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The cross-education phenomenon: brain and beyond

Hendy, Ashlee M and Lamon, Séverine 2017, The cross-education phenomenon: brain and beyond, Frontiers in physiology, vol. 8, doi: 10.3389/fphys.2017.00297.

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Title The cross-education phenomenon: brain and beyond
Author(s) Hendy, Ashlee MORCID iD for Hendy, Ashlee M orcid.org/0000-0002-3271-6551
Lamon, SéverineORCID iD for Lamon, Séverine orcid.org/0000-0002-3271-6551
Journal name Frontiers in physiology
Volume number 8
Article ID 297
Total pages 9
Publisher Frontiers Media
Place of publication Lausanne, Switzerland
Publication date 2017-05
ISSN 1664-042X
Keyword(s) endocrine system
hypertrophy
neural plasticity
rehabilitation
resistance training
skeletal muscle
Science & Technology
Life Sciences & Biomedicine
Physiology
SKELETAL-MUSCLE HYPERTROPHY
MOTOR CORTEX EXCITABILITY
RESISTANCE EXERCISE
POSSIBLE MECHANISMS
SECTIONAL AREA
GROWTH-HORMONE
LIMB TRANSFER
STRENGTH
MIRROR
INCREASES
Summary Objectives: Unilateral resistance training produces strength gains in the untrained homologous muscle group, an effect termed “cross-education.” The observed strength transfer has traditionally been considered a phenomenon of the nervous system, with few studies examining the contribution of factors beyond the brain and spinal cord. In this hypothesis and theory article, we aim to discuss further evidence for structural and functional adaptations occurring within the nervous, muscle, and endocrine systems in response to unilateral resistance training. The limitations of existing cross-education studies will be explored, and novel potential stakeholders that may contribute to the cross-education effect will be identified.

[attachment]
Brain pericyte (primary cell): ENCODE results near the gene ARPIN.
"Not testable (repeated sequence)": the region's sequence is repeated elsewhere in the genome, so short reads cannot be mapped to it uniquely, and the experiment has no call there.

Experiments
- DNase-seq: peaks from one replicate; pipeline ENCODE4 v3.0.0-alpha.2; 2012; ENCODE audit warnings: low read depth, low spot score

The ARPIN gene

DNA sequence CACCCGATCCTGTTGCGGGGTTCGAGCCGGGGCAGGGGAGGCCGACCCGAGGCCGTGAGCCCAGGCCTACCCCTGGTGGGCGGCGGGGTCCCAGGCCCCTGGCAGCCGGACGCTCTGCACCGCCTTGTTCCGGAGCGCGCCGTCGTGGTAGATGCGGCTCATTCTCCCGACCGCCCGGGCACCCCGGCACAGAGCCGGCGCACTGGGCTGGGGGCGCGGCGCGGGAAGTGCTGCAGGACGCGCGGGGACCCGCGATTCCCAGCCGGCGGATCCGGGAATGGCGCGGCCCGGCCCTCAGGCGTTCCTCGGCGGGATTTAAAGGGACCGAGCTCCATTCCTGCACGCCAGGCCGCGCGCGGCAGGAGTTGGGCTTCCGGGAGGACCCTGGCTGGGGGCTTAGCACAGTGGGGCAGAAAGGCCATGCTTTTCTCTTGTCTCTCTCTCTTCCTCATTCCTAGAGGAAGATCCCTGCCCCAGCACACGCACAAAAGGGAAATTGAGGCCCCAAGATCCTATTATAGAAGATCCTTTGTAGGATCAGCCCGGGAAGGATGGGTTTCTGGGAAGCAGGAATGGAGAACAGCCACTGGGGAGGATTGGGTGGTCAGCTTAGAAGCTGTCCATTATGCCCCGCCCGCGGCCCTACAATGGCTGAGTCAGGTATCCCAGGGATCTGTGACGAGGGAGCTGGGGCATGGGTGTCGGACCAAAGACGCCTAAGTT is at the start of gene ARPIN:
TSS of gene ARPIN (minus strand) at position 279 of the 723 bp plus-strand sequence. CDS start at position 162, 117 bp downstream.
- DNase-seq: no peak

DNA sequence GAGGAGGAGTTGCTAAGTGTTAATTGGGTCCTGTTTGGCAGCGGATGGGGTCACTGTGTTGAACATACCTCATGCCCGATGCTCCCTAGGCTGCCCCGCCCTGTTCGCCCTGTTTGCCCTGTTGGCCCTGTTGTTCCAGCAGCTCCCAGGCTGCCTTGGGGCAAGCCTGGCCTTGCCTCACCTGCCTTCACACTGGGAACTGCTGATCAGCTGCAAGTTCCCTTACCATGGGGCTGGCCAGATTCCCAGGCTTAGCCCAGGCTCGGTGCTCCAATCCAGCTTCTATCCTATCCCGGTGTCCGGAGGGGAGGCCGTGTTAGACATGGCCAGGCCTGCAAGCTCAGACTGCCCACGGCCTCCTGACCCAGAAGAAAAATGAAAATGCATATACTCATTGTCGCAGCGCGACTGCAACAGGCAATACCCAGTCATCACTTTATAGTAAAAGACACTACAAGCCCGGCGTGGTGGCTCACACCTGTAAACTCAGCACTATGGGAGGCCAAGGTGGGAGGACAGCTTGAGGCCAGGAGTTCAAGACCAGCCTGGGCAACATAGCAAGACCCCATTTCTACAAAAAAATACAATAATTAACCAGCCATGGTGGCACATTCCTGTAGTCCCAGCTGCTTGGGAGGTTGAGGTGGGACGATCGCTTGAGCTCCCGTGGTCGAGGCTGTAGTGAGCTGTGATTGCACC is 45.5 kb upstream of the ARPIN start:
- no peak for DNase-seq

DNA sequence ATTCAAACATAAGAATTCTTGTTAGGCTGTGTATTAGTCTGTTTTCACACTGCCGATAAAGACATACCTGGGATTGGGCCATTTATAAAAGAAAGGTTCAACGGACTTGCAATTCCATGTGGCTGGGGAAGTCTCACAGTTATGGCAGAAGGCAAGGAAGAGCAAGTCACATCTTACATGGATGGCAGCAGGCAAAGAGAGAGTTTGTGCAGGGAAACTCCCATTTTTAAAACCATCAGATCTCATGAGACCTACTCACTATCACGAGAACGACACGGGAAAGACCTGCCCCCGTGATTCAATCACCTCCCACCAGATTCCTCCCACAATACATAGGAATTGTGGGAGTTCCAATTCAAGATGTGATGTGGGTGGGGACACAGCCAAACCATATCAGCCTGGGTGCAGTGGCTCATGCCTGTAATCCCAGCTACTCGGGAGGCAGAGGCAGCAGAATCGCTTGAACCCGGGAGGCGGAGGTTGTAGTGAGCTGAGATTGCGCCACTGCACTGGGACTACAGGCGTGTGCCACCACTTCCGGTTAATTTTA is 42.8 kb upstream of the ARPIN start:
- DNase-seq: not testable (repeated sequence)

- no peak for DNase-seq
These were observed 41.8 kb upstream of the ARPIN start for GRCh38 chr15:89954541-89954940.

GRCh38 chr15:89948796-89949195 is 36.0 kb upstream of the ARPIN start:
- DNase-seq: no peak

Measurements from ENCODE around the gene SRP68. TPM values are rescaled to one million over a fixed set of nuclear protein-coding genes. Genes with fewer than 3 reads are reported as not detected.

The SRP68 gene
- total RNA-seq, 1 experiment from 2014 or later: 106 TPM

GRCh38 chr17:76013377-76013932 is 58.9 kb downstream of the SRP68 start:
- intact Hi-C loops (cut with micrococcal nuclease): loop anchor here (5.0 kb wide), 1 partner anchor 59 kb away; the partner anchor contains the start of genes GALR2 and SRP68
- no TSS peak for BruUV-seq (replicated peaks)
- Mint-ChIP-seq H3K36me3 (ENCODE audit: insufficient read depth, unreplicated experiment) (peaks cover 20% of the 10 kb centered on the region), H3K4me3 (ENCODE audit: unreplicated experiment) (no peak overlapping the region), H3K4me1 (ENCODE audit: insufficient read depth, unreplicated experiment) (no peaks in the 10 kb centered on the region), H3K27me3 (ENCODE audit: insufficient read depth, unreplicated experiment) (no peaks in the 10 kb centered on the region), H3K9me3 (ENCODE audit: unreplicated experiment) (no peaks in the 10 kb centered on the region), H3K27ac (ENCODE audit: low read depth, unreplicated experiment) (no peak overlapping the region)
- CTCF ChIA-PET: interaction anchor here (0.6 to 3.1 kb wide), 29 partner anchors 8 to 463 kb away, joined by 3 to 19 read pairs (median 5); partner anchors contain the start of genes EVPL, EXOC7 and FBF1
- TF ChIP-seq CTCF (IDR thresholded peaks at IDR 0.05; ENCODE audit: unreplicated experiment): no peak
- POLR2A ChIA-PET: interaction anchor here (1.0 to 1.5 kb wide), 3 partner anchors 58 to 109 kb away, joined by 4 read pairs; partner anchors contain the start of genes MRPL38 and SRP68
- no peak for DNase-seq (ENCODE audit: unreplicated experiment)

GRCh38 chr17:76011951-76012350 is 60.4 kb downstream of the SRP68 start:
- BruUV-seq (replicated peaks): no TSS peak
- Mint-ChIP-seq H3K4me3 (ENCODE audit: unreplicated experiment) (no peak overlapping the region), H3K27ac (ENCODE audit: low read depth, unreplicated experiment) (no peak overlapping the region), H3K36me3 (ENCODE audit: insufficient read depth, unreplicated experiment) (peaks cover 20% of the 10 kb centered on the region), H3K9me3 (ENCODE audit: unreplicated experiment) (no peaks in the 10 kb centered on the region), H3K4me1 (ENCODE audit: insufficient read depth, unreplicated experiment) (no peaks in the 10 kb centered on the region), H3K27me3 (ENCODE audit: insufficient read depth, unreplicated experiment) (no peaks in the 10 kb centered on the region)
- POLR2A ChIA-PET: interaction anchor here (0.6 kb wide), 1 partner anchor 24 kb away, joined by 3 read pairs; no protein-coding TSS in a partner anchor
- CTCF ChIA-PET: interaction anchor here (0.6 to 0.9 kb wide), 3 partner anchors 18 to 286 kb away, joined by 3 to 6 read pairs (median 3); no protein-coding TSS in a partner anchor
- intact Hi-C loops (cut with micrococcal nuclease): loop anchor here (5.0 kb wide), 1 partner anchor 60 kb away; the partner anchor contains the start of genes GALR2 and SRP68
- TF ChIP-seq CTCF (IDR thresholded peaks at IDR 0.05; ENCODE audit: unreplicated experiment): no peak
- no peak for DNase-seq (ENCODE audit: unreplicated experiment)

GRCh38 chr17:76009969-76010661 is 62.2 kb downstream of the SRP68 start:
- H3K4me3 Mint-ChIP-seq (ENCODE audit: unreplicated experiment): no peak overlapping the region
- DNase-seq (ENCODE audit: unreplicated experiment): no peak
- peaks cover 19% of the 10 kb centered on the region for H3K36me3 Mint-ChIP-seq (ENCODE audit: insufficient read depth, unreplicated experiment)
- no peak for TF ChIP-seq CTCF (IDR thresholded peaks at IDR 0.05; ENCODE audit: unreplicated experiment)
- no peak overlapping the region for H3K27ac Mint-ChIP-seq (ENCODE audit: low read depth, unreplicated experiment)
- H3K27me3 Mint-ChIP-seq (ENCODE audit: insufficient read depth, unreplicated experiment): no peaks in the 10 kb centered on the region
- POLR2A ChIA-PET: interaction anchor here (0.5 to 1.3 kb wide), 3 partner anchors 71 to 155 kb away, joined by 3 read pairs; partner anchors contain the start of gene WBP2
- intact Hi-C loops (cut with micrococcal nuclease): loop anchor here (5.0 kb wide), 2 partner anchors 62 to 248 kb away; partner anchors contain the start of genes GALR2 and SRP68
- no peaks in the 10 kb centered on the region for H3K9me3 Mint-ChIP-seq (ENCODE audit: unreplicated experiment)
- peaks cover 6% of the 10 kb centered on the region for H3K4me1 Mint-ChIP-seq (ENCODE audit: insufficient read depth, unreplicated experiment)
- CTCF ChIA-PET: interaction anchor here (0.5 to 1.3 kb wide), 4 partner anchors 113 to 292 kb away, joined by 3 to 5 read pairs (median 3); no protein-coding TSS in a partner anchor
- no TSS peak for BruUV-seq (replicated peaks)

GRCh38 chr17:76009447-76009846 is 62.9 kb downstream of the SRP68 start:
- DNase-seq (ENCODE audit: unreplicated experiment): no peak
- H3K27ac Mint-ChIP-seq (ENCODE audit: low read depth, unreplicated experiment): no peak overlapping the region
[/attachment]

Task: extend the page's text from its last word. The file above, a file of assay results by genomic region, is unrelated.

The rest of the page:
Design:
Critical review of the literature.

Method: Search of online databases.

Results: Studies have provided evidence that functional reorganization of the motor cortex facilitates, at least in part, the effects of cross-education. Cross-activation of the “untrained” motor cortex, ipsilateral to the trained limb, plays an important role. While many studies report little or no gains in muscle mass in the untrained limb, most experimental designs have not allowed for sensitive or comprehensive investigation of structural changes in the muscle.

Conclusions: Increased neural drive originating from the “untrained” motor cortex contributes to the cross-education effect. Adaptive changes within the muscle fiber, as well as systemic and hormonal factors require further investigation. An increased understanding of the physiological mechanisms contributing to cross-education will enable to more effectively explore its effects and potential applications in rehabilitation of unilateral movement disorders or injury.
Language eng
DOI 10.3389/fphys.2017.00297
Field of Research 110699 Human Movement and Sports Science not elsewhere classified
HERDC Research category C1 Refereed article in a scholarly journal
ERA Research output type C Journal article
Copyright notice ©2017, Hendy and Lamon
Free to Read? Yes
Use Rights Creative Commons Attribution licence
Persistent URL http://hdl.handle.net/10536/DRO/DU:30098777

Document type: Journal Article
Collections: School of Exercise and Nutrition Sciences
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Every reasonable effort has been made to ensure that permission has been obtained for items included in DRO. If you believe that your rights have been infringed by this repository, please contact drosupport@deakin.edu.au.